Remoulade & Ramos: A Love Story to New Orleans
Celebrate a city of culture and diversity with a rich history and deep faith. In 2018, New Orleans celebrates its tricentennial year. Liguorian’s award-winning fiction piece Remoulade and Ramos is a tale told by Louisiana native, Byron Miller, CSsR that skillfully weaves a young man’s rite of passage in with the saga of twins who were fed by a pelican in their youth and grew up to found America’s eternal city of New Orleans.
Relayed with a sense of warmth, humor and imagery, the story of Remoulade and Ramos is now available as a keepsake pamphlet to commemorate NOLA’s anniversary. Here’s a sampling of how Miller envelops the flavor of the city.
“Meet me under the cathedral clock by five.” That was what my grandfather instructed me to do, except that now it was a quarter to six. “Gramps, I’m on New Orleans time,” I said defensively as I ambled in his direction. “You refuse to be rushed,” he mumbled. “Like a Ramos gin fizz.”
He seemed more eager, though, than impatient. We walked in the shadow of the towering Saint Louis Cathedral to a bench in Jackson Square, where a shady magnolia tree had dropped a pile of curled, antique white petals. Across from us stood a fifteen-ton equestrian statue of General Andrew Jackson, hero of the Battle of New Orleans. Chiseled on its granite pedestal were the words: The Union must and shall be preserved.“I am proud of you, my boy,” Gramps lauded. “Your grandmother is smiling down upon you, too. Your graduation last week brought a lot of happiness to our family. And it brought back memories of when I got a diploma like yours and then immediately enlisted in the service…”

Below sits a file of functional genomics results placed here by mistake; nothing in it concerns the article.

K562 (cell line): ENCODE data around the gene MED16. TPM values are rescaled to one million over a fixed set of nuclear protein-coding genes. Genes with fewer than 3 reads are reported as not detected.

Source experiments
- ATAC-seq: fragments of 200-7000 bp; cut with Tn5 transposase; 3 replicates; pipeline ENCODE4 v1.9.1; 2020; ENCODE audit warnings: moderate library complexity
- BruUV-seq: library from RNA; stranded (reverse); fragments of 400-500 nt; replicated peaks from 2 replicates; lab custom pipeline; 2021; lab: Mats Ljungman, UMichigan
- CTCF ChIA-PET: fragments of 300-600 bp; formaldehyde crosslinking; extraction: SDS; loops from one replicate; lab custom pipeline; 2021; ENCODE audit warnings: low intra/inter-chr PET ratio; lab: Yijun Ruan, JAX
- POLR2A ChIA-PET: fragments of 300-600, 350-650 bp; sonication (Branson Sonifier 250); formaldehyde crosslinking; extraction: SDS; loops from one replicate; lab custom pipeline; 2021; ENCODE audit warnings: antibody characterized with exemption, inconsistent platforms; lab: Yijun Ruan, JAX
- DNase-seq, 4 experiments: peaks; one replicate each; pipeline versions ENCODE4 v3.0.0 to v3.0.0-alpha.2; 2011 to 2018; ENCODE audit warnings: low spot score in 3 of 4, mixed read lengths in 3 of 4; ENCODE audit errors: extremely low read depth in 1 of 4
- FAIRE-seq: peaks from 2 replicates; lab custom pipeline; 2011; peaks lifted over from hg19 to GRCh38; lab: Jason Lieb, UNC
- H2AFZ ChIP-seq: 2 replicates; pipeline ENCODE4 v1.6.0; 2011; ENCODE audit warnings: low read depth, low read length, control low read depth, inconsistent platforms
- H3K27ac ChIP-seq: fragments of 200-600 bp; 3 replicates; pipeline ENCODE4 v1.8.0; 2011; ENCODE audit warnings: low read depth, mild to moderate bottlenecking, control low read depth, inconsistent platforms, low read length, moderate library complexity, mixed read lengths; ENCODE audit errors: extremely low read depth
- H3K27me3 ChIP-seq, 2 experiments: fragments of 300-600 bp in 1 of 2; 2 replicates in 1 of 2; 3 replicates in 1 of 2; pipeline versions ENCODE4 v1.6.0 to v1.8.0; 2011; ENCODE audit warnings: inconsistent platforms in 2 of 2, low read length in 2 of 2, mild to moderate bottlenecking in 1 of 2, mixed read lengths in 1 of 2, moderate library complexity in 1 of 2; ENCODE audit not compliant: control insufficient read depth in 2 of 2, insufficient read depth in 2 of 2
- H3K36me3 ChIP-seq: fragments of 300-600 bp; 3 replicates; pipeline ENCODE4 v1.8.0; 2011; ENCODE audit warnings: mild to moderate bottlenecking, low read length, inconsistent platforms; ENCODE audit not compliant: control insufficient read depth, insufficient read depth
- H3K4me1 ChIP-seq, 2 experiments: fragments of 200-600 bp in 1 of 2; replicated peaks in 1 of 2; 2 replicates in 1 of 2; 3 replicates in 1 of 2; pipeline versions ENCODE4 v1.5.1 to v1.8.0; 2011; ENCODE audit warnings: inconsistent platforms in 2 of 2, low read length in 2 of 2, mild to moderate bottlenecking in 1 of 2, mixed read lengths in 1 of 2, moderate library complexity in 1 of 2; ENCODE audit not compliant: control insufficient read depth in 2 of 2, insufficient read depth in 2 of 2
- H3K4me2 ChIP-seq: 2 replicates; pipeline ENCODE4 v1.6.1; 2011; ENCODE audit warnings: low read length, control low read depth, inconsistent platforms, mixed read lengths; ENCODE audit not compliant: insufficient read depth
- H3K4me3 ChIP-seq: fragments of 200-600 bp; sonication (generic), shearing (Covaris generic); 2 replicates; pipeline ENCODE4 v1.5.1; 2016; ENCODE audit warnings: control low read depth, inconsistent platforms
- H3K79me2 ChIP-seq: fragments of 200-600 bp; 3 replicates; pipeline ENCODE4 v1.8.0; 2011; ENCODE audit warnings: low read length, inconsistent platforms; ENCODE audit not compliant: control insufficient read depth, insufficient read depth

…“You know what a rite de passage is?” Gramps asked. I nodded confidently to give the impression that I did. “I didn’t think so. Neither did I.” He added, “I want to accompany you on one now, like my grandfather did when I graduated high school. And—you guessed it—his grandfather did the same with him when he graduated.” As we began walking, he placed his hand on my shoulder. “Have you ever heard of Romulus and Remus?” I nodded confidently to give the impression that I had. “I didn’t think so. Neither did I.”
A message from the author: “New Orleans is a city of distinct culture and cuisine, legendary hospitality and music, alluring architecture and old-world charm. In a city that inspires so many—from authors to artists, from musicians to magicians—let its 300-year history inspire you in a profound way!”
—Byron Miller, CSsR